16 But Ruth replied, “Don’t urge me to leave you or to turn back from you. Where you go I will go, and where you stay I will stay. Your people will be my people and your God my God. 17 Where you die I will die, and there I will be buried. May the Lord deal with me, be it ever so severely, if even death separates you and me.” 18 When Naomi realized that Ruth was determined to go with her, she stopped urging her.
19 So the two women went on until they came to Bethlehem. When they arrived in Bethlehem, the whole town was stirred because of them, and the women exclaimed, “Can this be Naomi?”
20 “Don’t call me Naomi,” she told them. “Call me Mara, because the Almighty has made my life very bitter. 21 I went away full, but the Lord has brought me back empty. Why call me Naomi? The Lord has afflicted me; the Almighty has brought misfortune upon me.”
22 So Naomi returned from Moab accompanied by Ruth the Moabite, her daughter-in-law, arriving in Bethlehem as the barley harvest was beginning.
The author of this Old Testament book is unknown, but scholars generally agree it was written after the time of the judges. Judges 17:6 reveals this was a dark time in Israel’s history, where “everyone did whatever they wanted.” In this time period, the Book of Ruth introduces the reader to a beautiful narrative of one of the greatest love stories of all time. Set against the backdrop of Bethlehem and Moab, we discover the family of Elimelech, Naomi, and their two sons. Caught in the midst of a famine, they uproot to find sustenance in the land of Moab (a nation that had oppressed Israel during the period of the judges). Within ten years, the sons took Moabite wives; however, tragedy strikes as Naomi buries both her husband and sons. One could easily make a connection between Naomi and Job.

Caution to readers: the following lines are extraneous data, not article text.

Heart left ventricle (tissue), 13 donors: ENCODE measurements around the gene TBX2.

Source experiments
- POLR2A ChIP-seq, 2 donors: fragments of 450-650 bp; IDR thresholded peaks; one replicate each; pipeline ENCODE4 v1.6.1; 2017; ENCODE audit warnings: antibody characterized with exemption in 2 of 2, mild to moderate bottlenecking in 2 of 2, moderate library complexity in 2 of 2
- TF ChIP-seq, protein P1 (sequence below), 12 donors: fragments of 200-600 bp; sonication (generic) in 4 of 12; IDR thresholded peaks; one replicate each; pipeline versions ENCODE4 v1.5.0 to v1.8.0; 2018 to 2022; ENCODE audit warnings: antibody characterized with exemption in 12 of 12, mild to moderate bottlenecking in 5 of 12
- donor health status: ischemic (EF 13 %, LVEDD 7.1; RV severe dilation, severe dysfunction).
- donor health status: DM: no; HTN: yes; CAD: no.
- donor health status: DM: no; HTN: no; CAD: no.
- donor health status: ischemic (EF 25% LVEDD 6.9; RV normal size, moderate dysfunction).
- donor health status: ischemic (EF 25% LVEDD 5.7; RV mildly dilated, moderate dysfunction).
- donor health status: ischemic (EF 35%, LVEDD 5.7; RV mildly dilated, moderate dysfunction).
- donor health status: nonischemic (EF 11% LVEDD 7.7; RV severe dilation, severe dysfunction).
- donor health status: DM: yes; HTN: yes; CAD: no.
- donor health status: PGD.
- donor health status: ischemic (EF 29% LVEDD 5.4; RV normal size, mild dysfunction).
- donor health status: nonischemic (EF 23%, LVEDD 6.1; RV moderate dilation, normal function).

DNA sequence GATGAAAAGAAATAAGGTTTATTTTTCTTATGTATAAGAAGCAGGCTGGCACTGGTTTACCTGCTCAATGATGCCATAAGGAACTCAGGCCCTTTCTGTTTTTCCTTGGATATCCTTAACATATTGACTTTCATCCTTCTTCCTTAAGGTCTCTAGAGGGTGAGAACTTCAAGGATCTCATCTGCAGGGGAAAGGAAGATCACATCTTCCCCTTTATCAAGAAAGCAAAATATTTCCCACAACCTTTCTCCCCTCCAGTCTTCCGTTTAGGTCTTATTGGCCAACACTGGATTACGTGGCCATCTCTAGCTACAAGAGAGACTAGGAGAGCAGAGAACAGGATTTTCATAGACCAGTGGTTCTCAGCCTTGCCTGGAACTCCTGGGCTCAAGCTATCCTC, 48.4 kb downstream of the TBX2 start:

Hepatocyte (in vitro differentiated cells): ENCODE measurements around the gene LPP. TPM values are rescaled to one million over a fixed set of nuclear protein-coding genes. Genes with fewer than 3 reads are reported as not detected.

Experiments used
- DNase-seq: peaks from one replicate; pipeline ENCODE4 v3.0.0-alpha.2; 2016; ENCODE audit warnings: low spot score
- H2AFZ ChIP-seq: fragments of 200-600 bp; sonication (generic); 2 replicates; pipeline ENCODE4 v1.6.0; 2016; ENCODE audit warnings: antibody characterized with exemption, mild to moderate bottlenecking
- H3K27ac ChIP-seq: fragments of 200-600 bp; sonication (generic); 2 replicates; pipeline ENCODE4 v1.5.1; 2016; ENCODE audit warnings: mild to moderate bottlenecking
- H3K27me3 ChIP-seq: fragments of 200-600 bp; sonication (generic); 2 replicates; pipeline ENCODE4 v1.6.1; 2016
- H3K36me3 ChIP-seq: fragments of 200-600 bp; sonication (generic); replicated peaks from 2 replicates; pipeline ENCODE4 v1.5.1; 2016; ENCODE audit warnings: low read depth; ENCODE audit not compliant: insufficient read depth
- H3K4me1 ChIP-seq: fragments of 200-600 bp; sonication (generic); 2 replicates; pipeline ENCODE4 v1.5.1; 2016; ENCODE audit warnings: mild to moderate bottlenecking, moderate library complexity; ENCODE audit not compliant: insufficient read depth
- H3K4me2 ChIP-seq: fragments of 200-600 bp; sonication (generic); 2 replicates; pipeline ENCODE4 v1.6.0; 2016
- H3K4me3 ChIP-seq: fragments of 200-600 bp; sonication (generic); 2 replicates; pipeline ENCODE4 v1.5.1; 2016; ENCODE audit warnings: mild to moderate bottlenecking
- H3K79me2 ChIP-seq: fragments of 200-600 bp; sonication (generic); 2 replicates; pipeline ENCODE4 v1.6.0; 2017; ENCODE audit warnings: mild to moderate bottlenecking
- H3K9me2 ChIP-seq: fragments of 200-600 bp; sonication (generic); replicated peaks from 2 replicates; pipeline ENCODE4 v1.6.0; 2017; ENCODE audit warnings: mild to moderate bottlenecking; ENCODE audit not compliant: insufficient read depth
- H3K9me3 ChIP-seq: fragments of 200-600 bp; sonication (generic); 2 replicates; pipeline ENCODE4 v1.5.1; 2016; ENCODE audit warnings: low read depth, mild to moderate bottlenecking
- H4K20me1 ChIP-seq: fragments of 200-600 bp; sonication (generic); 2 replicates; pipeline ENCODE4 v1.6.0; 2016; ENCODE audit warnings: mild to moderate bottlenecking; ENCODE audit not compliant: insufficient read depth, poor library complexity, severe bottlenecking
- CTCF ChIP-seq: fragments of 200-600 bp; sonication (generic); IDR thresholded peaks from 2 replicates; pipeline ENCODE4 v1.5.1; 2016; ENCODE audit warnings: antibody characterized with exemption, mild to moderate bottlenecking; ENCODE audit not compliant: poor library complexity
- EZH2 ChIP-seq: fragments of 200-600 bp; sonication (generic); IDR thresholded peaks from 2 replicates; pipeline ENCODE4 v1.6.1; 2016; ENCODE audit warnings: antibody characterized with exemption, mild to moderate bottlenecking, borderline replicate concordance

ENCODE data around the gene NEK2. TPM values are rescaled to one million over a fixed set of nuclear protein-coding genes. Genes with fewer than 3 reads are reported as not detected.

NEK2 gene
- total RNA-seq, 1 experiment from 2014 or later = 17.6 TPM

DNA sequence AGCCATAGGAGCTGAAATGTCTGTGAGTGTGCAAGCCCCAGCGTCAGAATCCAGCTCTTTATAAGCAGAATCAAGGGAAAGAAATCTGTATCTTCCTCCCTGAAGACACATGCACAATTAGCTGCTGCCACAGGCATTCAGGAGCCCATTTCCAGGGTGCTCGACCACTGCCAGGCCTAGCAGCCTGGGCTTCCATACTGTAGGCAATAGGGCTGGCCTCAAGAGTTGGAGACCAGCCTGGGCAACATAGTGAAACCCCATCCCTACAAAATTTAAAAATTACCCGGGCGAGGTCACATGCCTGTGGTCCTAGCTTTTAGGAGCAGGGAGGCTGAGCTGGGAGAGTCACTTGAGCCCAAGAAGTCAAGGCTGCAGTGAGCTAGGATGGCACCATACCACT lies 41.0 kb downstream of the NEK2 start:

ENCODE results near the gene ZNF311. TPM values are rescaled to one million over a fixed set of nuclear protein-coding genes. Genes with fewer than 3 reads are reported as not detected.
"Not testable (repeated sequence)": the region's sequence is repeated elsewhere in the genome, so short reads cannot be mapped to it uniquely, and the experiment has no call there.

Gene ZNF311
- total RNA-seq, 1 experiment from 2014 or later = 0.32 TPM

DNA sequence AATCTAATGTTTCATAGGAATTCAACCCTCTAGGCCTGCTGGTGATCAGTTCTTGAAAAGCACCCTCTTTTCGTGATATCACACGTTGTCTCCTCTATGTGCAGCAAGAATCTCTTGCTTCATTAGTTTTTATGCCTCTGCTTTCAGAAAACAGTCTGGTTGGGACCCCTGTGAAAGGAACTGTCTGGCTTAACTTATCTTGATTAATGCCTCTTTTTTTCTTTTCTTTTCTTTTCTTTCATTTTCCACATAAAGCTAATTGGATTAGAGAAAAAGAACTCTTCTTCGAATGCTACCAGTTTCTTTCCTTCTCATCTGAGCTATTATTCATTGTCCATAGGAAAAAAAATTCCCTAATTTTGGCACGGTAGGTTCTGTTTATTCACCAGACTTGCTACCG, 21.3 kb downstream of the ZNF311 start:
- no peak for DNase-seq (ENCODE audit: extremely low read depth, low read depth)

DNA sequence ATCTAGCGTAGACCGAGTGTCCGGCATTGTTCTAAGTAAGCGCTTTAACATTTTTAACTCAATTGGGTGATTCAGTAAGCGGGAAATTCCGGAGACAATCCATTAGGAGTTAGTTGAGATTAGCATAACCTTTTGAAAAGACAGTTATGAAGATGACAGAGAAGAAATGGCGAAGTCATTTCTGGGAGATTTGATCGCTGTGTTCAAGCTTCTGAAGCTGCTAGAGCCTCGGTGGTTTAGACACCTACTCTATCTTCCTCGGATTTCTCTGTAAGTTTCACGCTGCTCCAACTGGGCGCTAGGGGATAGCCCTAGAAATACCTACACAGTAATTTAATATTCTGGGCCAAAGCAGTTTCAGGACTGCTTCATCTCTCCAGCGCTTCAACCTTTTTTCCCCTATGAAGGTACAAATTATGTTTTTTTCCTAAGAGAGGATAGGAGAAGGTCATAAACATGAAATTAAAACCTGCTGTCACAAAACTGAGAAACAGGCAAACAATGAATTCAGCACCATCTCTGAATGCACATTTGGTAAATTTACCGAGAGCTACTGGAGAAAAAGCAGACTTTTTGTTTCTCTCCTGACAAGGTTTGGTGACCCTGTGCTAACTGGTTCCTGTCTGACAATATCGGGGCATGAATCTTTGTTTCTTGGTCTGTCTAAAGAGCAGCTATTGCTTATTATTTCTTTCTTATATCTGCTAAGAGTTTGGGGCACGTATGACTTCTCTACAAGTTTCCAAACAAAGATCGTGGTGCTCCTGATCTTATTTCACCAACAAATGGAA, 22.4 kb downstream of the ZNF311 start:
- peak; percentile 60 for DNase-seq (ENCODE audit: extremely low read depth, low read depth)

Naomi is now found in a dangerous, desperate, and destitute situation, as a widow in a foreign land with no relatives to lean on. Broken and bitter, Naomi decides to return to Bethlehem. She encourages her two daughters-in-law to remain in Moab and start their lives over, even though this will mean more hardship for her. While Orpah remains with her people, Ruth recognizes Naomi’s selfless attitude and decides to follow her example. In v. 16 Ruth replied, “Don’t urge me to leave you or to turn back from you. Where you go I will go, and where you stay I will stay. Your people will be my people and your God my God.”
Ruth was a Moabitess, an outsider, but one who was willing to be inconvenienced by uprooting her life to follow her convictions. She felt compelled to show loyalty to Naomi, return with her to Bethlehem, and worship the God of Israel, the one true God. Her faith would soon be richly rewarded by the love and kindness of a kinsman-redeemer. As the rest of the book will reveal, God accepts her worship and her name will one day be recorded in the lineage of Christ in Matthew 1:5. God takes a foreigner, one who was not Jewish, and weaves a lovely, unforgettable redemption story of her life. Hebrews 13:8 declares “Jesus Christ is the same yesterday, today and forever.” We can rest assured that our God is unchanging and can do the same for us as we conduct ourselves in a way that reflects His superiority.
- How have you experienced the loyalty of another in your life? Take a moment and write them a note expressing your gratitude.
- Do you believe God unconditionally loves you and can create beauty out of hardships and brokenness like He did for Naomi?
- What is one thing you could do this week that would bring hope to someone suffering?
In the tough times, may my unwavering trust in You draw others to do the same. Deliver me from compromising as I place my full allegiance in You as the God who sees me, is for me, and with me. You are fair and just, completely capable of taking the fragments of my lives and turning them into beauty. Thank you for redeeming me, one moment at a time.